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3 ways to invest in yourself this Mother’s Day

Author: CCA Staff Team Date: May 10, 2017 Blog, Healthy Aging
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We all recognize the important work that moms do. When so much responsibility rests on your shoulders, it’s important to take time for self-care and self-investment, and what better day to do that than on Mother’s Day.

Investing in yourself is an opportunity to devote time to things that support your needs (like getting an extra hour of sleep) or strengths (like buying new art supplies or taking a painting class if that’s a skill you have and would like to improve).

Moms: taking the time to prioritize yourself and nurture things that are important to you is something worth doing every day, but if there’s one holiday where it’s the most important to take it to heart it’s Mother’s Day.

Here are some examples of ways you can develop your skills, explore your creative side, and nourish your body both mentally and physically: 

  1. Hone skills that you don’t get to use every day: If you want to learn more about a topic you’re passionate about or explore a hobby, take a class or join a group to help you cultivate it. That could mean signing up for advanced degrees, listening to podcasts, taking a woodworking class, or absorbing a new documentary.
  1. Explore the creative things that motivate you: Creativity doesn’t have to be limited to fine arts—painting or drawing, for example—it can extend to include things like knitting, cooking, gardening, playing musical instruments, metalwork, or solving brain teasers. You can also pick up a book you’ve been dying to read or go to an art gallery or museum to soak in some culture.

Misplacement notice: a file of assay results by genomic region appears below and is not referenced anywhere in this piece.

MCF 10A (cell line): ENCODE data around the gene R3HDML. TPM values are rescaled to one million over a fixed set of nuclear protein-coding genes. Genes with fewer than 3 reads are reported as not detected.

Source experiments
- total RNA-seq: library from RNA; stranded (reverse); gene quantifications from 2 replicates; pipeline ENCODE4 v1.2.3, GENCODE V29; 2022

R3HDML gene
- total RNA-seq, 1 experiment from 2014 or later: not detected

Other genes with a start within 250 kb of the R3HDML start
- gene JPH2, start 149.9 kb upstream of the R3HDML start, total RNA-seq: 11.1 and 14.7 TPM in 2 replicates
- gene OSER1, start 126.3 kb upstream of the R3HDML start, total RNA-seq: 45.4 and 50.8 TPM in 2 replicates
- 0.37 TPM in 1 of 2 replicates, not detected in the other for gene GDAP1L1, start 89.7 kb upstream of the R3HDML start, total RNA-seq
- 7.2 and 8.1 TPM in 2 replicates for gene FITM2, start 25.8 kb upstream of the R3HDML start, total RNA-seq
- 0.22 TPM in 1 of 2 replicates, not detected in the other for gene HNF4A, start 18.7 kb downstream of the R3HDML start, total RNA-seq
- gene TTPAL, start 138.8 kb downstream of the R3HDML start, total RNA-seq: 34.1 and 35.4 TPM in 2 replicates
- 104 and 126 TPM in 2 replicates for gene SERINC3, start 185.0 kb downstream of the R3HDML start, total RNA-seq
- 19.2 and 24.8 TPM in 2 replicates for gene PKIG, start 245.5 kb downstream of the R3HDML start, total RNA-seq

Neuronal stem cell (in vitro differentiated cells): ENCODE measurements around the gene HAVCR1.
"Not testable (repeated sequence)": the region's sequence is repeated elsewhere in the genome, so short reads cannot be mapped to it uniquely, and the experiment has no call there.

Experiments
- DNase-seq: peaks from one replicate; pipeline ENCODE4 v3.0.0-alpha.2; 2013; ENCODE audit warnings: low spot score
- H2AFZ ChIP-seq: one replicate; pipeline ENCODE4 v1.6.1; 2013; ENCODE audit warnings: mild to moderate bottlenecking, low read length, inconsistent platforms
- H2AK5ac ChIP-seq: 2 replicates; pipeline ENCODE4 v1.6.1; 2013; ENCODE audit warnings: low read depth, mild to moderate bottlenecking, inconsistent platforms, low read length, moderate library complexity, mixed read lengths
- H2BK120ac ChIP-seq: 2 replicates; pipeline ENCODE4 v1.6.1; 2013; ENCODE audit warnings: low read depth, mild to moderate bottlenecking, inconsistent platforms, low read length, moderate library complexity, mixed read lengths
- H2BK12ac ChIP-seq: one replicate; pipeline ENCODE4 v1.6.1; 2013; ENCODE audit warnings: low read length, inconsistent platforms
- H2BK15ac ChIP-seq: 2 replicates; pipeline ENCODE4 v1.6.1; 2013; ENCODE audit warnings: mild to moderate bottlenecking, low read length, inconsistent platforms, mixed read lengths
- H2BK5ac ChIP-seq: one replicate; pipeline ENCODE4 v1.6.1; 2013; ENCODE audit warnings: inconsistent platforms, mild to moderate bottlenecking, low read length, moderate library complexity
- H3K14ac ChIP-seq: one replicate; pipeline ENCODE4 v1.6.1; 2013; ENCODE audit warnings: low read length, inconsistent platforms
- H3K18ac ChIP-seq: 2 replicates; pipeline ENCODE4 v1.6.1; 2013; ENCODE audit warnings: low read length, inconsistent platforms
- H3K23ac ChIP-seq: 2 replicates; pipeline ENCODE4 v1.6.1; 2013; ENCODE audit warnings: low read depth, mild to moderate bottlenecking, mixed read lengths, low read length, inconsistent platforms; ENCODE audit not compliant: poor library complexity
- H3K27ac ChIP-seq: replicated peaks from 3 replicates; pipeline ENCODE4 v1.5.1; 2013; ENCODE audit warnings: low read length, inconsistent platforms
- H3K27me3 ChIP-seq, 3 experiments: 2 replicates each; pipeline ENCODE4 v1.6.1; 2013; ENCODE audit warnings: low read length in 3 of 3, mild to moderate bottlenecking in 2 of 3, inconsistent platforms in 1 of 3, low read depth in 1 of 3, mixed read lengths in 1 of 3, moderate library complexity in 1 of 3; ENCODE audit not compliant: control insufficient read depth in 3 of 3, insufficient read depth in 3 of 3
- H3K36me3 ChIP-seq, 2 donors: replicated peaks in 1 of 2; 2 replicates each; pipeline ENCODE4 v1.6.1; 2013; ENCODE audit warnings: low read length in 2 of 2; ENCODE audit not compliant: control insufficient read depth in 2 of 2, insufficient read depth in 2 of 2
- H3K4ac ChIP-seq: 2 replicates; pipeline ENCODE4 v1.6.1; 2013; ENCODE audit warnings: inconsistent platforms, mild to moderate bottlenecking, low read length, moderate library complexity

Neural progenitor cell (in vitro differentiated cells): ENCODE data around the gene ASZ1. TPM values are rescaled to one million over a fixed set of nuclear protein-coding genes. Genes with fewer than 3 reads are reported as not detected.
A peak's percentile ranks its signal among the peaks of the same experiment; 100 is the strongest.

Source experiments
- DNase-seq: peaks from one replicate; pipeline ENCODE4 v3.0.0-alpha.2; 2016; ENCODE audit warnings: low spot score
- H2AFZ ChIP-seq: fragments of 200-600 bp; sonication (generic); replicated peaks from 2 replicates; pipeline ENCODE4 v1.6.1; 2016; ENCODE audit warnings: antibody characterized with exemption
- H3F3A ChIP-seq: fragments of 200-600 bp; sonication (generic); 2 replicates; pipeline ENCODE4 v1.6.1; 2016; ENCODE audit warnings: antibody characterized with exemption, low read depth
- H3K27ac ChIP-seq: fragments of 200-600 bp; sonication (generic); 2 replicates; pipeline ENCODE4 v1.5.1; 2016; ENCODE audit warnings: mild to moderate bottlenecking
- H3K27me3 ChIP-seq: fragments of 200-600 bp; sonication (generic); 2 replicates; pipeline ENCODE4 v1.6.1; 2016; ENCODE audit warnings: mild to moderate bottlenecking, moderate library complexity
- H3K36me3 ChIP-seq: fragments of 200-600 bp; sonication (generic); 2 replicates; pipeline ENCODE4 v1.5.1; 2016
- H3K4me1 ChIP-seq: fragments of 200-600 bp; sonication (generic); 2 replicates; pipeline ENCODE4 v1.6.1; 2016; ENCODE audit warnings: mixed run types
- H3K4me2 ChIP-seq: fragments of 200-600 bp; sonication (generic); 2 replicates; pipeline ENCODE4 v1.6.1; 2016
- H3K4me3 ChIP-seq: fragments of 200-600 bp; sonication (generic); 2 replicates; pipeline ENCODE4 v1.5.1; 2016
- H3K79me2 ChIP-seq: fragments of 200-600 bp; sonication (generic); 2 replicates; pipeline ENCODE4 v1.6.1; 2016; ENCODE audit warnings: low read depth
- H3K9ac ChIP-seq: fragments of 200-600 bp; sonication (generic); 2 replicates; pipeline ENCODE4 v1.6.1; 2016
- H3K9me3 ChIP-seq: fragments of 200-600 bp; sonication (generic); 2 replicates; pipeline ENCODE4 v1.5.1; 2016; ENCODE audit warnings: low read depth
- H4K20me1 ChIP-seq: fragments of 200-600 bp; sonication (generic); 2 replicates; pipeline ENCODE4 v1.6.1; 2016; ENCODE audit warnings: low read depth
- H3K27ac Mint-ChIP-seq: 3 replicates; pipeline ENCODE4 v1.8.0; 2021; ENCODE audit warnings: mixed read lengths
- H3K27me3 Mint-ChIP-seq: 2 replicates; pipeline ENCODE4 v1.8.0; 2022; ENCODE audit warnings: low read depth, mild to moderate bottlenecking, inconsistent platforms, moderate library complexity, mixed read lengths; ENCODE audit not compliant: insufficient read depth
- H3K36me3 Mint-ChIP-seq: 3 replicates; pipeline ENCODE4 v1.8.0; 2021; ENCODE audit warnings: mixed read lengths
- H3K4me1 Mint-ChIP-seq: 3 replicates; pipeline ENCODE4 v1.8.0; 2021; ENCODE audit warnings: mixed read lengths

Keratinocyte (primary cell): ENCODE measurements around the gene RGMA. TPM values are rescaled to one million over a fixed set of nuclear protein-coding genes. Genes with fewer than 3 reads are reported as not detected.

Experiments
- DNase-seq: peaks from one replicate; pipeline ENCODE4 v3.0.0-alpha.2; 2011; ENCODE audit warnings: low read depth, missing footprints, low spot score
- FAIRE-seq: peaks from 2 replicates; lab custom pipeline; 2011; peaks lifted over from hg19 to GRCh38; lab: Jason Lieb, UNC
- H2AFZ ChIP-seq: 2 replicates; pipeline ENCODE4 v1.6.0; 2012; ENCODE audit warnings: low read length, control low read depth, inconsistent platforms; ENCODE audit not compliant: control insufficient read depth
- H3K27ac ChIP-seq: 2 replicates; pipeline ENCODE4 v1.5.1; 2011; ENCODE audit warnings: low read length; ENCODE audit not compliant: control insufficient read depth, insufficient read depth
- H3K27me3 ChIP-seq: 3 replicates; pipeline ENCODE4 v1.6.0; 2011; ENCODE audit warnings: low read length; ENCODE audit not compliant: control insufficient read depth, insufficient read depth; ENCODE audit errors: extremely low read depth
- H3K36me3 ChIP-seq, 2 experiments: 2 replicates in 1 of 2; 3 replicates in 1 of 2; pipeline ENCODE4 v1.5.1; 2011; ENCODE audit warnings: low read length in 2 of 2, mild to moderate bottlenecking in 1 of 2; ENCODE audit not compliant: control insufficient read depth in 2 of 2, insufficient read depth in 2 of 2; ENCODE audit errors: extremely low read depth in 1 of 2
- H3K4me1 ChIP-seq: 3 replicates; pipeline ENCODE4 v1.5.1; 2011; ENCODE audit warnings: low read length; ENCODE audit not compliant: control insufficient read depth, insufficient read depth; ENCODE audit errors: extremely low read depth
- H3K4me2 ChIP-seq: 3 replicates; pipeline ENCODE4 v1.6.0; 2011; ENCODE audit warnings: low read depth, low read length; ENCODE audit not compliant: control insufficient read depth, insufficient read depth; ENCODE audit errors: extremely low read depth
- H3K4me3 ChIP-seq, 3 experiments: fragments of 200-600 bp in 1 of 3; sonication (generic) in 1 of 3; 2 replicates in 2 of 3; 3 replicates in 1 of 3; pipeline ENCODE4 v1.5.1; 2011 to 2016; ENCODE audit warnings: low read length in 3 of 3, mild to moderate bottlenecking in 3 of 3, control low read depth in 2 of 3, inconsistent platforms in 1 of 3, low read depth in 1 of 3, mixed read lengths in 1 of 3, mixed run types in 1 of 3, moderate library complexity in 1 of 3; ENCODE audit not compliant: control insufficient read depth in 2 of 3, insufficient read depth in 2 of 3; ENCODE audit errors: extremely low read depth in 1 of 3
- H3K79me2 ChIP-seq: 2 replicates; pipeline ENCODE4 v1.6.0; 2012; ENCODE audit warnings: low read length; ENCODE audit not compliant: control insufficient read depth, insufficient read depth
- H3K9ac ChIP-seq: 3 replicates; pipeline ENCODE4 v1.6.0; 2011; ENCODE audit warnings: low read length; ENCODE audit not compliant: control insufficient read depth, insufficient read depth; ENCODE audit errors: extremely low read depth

1. Treat your mind and body with care: Both mental and physical health are an important part of investing in yourself. Mental health activities don’t have to be limited to meditation, just as physical health doesn’t have to be limited to yoga or walks in the park. What activities you choose are up to you! Take a day trip to someplace that relaxes you and eat or drink something you enjoy. Play board games with friends or family. Cycle around the neighbourhood or along a bike trail if it moves you. Jog, walk, or hike. The important thing is you’re treating your mind and your body with the care that is right for you.

The most important thing is that whatever you choose to do (or not to do) is a choice that invests in your needs and wants, and nobody else’s. Having a “do nothing” day might be just what you need, too.

If you need any guidance on physical activities that are right for your body’s needs, feel free to ask your family chiropractor.

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